A Call to All

We all will recall for years where we were on Thursday afternoon, August 14, when word of the blackout spread. Fortunately, Buffalo for the most part was spared. But north, south, east, and west of us, from the Midwest and Canada to the Atlantic seaboard suffered terrible disruption.

It is important to remember not only where we were but what we did in reaction to the crisis. Buffalo and Western New York being the area of good neighbors, I know there was tremendous concern for elderly people living alone, for the sick, for children away from home, for people separated from loved ones. Where phones were working, they worked overtime. The important factor is that you reacted and did something.

A story might be in order. Most of us have read or heard about a famous radio program produced by Orson Welles on Sunday evening, the night before Halloween, 1938. Some of you may have listened to the program directly. The historian William Manchester has a very fine account of it in his book, The Glory and the Dream, A Narrative History of America 1932-1972.

What Orson Welles did was dramatize H.G. Wells' book, War of the Worlds, as a simulated news broadcast. An invasion from Mars was presented as the real thing. Actors pretending to be reporters in the field narrated horrifying attacks by Martians tall as skyscrapers and armed with heat ray guns. Names of real places, highways, and bridges were used. The New Jersey National Guard was annihilated. Space ships continued to land. The Army Air Corps was wiped out. Martian cylinders were falling all over the country: one outside Buffalo, one in Chicago, one in St. Louis. Poisonous black smoke was spreading over the country.

At the end of the program, Wells signed off lightheartedly: "Goodbye everybody, and remember please if your doorbell rings tomorrow and nobody's there, that was no Martian. It's Halloween."

The problem, however, as a Princeton University study later discovered, was that millions of people from Maine to California believed it was the end of the world. The situation was exacerbated by the fact that millions of people had switched radio stations during the commercial break on the competing and very popular Chase and Sanborn Hour, featuring Edgar Bergen and Charlie McCarthy. They were caught up in the frenzy of the "news broadcast."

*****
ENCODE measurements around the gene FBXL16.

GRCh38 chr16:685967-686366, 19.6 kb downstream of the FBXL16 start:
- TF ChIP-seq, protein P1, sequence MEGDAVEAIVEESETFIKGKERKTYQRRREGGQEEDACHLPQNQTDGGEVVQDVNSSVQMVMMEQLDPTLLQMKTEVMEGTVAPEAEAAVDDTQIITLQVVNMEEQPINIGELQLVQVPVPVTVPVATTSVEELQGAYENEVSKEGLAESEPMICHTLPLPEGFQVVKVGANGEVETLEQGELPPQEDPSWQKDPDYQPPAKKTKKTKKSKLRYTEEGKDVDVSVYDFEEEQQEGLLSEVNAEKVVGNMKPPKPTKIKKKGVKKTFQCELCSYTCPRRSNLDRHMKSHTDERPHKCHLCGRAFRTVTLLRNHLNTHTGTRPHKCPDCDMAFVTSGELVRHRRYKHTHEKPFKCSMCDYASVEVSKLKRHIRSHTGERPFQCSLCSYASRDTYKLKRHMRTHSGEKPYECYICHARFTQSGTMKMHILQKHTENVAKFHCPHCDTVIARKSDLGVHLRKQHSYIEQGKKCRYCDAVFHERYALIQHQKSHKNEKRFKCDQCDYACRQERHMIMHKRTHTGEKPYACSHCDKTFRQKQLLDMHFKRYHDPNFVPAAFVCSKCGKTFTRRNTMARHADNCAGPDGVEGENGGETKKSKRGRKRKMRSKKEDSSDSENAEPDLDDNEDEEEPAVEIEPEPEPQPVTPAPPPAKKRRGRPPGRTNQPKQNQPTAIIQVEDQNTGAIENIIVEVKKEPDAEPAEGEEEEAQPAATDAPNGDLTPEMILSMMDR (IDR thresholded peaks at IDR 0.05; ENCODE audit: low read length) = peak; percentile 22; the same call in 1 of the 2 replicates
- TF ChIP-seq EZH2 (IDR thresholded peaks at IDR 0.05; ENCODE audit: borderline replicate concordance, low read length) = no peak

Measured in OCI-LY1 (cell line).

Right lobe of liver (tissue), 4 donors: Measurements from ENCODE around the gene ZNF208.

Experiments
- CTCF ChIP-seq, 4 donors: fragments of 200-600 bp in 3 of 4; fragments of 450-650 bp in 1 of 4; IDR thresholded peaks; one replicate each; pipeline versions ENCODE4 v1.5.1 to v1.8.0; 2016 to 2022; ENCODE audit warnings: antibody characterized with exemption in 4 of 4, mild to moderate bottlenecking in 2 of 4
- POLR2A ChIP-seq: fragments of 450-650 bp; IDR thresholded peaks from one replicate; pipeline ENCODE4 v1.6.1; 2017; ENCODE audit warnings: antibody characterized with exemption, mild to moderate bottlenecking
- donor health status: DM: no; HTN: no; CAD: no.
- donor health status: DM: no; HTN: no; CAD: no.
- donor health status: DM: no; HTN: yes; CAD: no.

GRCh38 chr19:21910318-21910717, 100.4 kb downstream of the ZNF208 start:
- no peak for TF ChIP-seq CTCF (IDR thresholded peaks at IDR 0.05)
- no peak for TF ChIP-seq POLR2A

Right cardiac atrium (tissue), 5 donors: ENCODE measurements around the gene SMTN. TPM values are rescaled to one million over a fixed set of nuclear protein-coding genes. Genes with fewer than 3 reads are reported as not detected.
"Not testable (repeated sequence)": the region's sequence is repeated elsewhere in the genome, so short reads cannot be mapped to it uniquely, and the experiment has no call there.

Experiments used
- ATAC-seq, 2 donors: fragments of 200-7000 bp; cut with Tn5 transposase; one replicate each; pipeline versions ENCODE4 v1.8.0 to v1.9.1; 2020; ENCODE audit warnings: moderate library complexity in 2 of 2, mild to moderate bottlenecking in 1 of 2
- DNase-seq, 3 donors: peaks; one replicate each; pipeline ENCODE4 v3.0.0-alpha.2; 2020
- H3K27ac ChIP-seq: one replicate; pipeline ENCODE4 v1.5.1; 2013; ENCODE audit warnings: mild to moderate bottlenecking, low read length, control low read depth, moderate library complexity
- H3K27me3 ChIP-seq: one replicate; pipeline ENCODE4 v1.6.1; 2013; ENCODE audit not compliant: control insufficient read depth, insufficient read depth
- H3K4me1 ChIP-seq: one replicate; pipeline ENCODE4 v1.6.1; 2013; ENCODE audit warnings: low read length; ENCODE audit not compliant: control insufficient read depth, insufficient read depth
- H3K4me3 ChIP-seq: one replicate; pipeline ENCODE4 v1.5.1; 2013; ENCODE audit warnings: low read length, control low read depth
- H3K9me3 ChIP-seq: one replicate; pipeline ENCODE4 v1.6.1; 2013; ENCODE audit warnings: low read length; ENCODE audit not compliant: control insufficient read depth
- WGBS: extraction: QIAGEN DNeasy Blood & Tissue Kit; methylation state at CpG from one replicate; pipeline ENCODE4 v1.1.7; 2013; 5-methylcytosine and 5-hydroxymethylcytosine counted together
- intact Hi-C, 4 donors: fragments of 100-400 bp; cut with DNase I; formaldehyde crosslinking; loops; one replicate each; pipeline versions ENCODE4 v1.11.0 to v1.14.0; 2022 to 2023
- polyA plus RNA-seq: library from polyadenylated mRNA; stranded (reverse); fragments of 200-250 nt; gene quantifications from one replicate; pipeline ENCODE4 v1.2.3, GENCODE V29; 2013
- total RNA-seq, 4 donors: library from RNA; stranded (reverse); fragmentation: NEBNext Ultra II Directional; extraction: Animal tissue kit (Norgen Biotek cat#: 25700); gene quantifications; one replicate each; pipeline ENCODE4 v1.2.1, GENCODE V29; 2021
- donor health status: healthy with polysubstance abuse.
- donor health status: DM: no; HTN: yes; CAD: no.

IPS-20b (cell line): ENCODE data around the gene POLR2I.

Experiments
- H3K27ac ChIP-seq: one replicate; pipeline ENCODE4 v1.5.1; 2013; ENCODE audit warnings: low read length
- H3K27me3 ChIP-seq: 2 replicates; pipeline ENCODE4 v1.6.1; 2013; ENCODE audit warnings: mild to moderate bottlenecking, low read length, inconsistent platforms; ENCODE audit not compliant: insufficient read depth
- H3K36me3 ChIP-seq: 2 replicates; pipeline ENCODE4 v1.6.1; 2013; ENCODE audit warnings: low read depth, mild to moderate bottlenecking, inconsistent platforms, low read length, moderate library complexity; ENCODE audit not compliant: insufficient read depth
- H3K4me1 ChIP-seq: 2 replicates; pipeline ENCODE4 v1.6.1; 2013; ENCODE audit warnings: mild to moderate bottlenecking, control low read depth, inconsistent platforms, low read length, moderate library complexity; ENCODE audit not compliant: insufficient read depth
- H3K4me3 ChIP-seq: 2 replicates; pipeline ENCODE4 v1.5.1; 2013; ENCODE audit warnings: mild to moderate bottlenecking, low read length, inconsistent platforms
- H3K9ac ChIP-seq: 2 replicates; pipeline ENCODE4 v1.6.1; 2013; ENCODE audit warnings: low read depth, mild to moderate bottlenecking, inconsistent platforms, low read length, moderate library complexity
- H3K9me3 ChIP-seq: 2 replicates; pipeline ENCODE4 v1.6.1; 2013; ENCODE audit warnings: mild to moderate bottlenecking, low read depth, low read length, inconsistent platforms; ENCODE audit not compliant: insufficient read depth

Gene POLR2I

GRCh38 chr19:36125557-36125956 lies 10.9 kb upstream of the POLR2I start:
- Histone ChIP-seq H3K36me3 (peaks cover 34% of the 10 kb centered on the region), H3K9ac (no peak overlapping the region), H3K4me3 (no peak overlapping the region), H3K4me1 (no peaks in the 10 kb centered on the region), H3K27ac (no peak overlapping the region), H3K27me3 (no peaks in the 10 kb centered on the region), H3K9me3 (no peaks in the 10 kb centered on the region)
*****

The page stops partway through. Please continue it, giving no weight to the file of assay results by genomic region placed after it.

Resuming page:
It is interesting to note in that same study that of all the people believing that disaster was inevitable, 70% did something: called relatives to say goodbye, went to church, overwhelmed police switchboards, jammed highways, train terminals, and bus stations. One woman called a bus terminal for information and cried, "Hurry, please, the world is coming to an end and I have a lot to do."

The other side of that statistic is jolting: 30% of those who believed this was an enormous crisis did nothing.

Many people describe the difficulties the Catholic Church is currently experiencing nationally as a serious crisis. In years to come, we will continue to remember it. Very importantly, we should be able to remember what we did in reaction to the problem.

Structural reforms have been needed. You have seen by our reports what has been accomplished in that regard in recent years. The September 2003 issue of the Western New York Catholic describes more recent steps which have been implemented.

The reform must be institutional, yes, but it also must be personal. Fundamentally, every reform in the Church must involve all of us. Every renewal worthy of the name must be based on deeper personal faith and stronger personal sacrifice. We must step up our exercises of prayer, fasting, and works of charity. We must accentuate our participation at Mass and in the other sacraments. We must become more involved in our parishes, schools, religious education programs, social services, and health care agencies. We must become better Catholics.

Those are resolutions for reflection and action as we begin a new academic year. We pray they will illuminate our memories for years to come.

Most Rev. Henry J. Mansell
Bishop of Buffalo
August 22, 2003